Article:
02 Feb Cardiovascular Mortality Linked to Economic Prosperity
MedicalResearch.com Interview with:
Sameed Khatana MD, MPH
Instructor, Cardiovascular Medicine
Perelman School of Medicine, University of Pennsylvania
Physician, Philadelphia VA Medical Center
MedicalResearch.com: What is the background for this study?
Response: After declining for decades, the fall in cardiovascular mortality rates in the US has started to slow down and rates may be rising in certain groups. This stagnation in mortality has been most start among middle-aged adults. These trends have occurred at the same time as growing economic inequality. Our analysis aimed to study the relationship between change in cardiovascular mortality rates between 2010 and 2017 for middle-aged adults across the US and change in economic prosperity levels.
MedicalResearch.com: What are the main findings?
Response: The main findings are that among US counties with the greatest increase in economic prosperity levels, cardiovascular mortality rate in middle aged adults continued to decline between 2010 and 2017. During this same time period, mortality rates did not change for counties that had either no improvement or worsening of economic prosperity levels. Because of this, the disparities in cardiovascular mortality rates between areas with improving vs. those with declining economic prosperity widened further.
Additionally, we found that that improving economic prosperity was significantly associated with decreases in cardiovascular mortality rates independent of changes in demographics or healthcare availability of an area. This association was present for Black, White, and Hispanic individuals as well as for both males and females.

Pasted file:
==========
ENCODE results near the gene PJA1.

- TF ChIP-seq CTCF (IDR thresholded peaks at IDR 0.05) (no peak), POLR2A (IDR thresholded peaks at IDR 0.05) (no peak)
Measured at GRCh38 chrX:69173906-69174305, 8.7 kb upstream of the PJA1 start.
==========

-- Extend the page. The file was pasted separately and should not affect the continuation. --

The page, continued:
MedicalResearch.com: What should readers take away from your report?
Response: The main take away for this study is that not only economic prosperity associated with cardiovascular health and mortality, as has been shown previously, but that changes in economic prosperity levels in an area may be responsible for changes in mortality rates over time.
Therefore, economic trends may, at least in part, be responsible for the stagnation of cardiovascular mortality that is being seen in the US.
In light of the ongoing economic turmoil related to the COVID-19 pandemic, it is important to realize that these economic trends can potentially have long term impacts on a community’s health.
MedicalResearch.com: What recommendations do you have for future research as a result of this work?
Response: Future research needs to examine whether interventions that improve the economic well-being of an area or community, can also lead to improvements in the cardiovascular health of a community.
Any disclosures? Dr. Khatana receives grant funding from the National Institutes of Health and the American Heart Association.
Association Between County-Level Change in Economic Prosperity and Change in Cardiovascular Mortality Among Middle-aged US Adults
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